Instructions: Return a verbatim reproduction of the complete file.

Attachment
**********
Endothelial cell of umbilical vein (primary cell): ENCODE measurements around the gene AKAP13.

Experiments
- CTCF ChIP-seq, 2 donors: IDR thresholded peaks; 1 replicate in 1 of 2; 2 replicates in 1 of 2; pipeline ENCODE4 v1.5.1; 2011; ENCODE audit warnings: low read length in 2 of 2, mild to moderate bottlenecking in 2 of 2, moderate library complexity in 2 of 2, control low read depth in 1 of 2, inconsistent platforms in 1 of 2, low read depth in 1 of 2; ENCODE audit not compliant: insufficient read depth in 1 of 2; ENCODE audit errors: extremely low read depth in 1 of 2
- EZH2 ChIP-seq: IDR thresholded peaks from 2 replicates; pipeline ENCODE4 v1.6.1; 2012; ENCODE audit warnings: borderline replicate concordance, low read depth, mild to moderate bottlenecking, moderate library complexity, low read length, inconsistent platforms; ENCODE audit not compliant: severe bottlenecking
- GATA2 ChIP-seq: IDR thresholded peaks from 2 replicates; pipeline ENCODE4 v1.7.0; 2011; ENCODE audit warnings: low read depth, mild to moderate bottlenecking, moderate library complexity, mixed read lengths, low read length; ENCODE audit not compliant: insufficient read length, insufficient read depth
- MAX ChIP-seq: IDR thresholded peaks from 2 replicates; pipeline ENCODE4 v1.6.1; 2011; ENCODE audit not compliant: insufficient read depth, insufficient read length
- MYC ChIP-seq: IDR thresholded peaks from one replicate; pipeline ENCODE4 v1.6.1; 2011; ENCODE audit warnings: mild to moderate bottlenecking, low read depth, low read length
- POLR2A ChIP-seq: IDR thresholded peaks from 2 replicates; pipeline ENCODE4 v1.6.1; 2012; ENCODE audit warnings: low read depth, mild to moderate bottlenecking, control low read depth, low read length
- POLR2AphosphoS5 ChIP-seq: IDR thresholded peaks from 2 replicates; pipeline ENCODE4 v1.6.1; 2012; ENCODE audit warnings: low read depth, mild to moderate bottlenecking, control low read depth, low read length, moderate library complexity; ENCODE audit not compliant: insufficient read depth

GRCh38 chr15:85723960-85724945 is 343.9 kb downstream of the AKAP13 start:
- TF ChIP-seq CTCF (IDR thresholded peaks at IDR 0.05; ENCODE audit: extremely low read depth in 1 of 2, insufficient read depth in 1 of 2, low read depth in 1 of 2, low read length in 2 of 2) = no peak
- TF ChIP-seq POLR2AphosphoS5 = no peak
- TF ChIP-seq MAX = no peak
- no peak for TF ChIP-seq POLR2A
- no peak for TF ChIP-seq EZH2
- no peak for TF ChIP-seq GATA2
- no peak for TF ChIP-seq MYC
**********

Endothelial cell of umbilical vein (primary cell): ENCODE measurements around the gene AKAP13.

Experiments
- CTCF ChIP-seq, 2 donors: IDR thresholded peaks; 1 replicate in 1 of 2; 2 replicates in 1 of 2; pipeline ENCODE4 v1.5.1; 2011; ENCODE audit warnings: low read length in 2 of 2, mild to moderate bottlenecking in 2 of 2, moderate library complexity in 2 of 2, control low read depth in 1 of 2, inconsistent platforms in 1 of 2, low read depth in 1 of 2; ENCODE audit not compliant: insufficient read depth in 1 of 2; ENCODE audit errors: extremely low read depth in 1 of 2
- EZH2 ChIP-seq: IDR thresholded peaks from 2 replicates; pipeline ENCODE4 v1.6.1; 2012; ENCODE audit warnings: borderline replicate concordance, low read depth, mild to moderate bottlenecking, moderate library complexity, low read length, inconsistent platforms; ENCODE audit not compliant: severe bottlenecking
- GATA2 ChIP-seq: IDR thresholded peaks from 2 replicates; pipeline ENCODE4 v1.7.0; 2011; ENCODE audit warnings: low read depth, mild to moderate bottlenecking, moderate library complexity, mixed read lengths, low read length; ENCODE audit not compliant: insufficient read length, insufficient read depth
- MAX ChIP-seq: IDR thresholded peaks from 2 replicates; pipeline ENCODE4 v1.6.1; 2011; ENCODE audit not compliant: insufficient read depth, insufficient read length
- MYC ChIP-seq: IDR thresholded peaks from one replicate; pipeline ENCODE4 v1.6.1; 2011; ENCODE audit warnings: mild to moderate bottlenecking, low read depth, low read length
- POLR2A ChIP-seq: IDR thresholded peaks from 2 replicates; pipeline ENCODE4 v1.6.1; 2012; ENCODE audit warnings: low read depth, mild to moderate bottlenecking, control low read depth, low read length
- POLR2AphosphoS5 ChIP-seq: IDR thresholded peaks from 2 replicates; pipeline ENCODE4 v1.6.1; 2012; ENCODE audit warnings: low read depth, mild to moderate bottlenecking, control low read depth, low read length, moderate library complexity; ENCODE audit not compliant: insufficient read depth

GRCh38 chr15:85723960-85724945 is 343.9 kb downstream of the AKAP13 start:
- TF ChIP-seq CTCF (IDR thresholded peaks at IDR 0.05; ENCODE audit: extremely low read depth in 1 of 2, insufficient read depth in 1 of 2, low read depth in 1 of 2, low read length in 2 of 2) = no peak
- TF ChIP-seq POLR2AphosphoS5 = no peak
- TF ChIP-seq MAX = no peak
- no peak for TF ChIP-seq POLR2A
- no peak for TF ChIP-seq EZH2
- no peak for TF ChIP-seq GATA2
- no peak for TF ChIP-seq MYC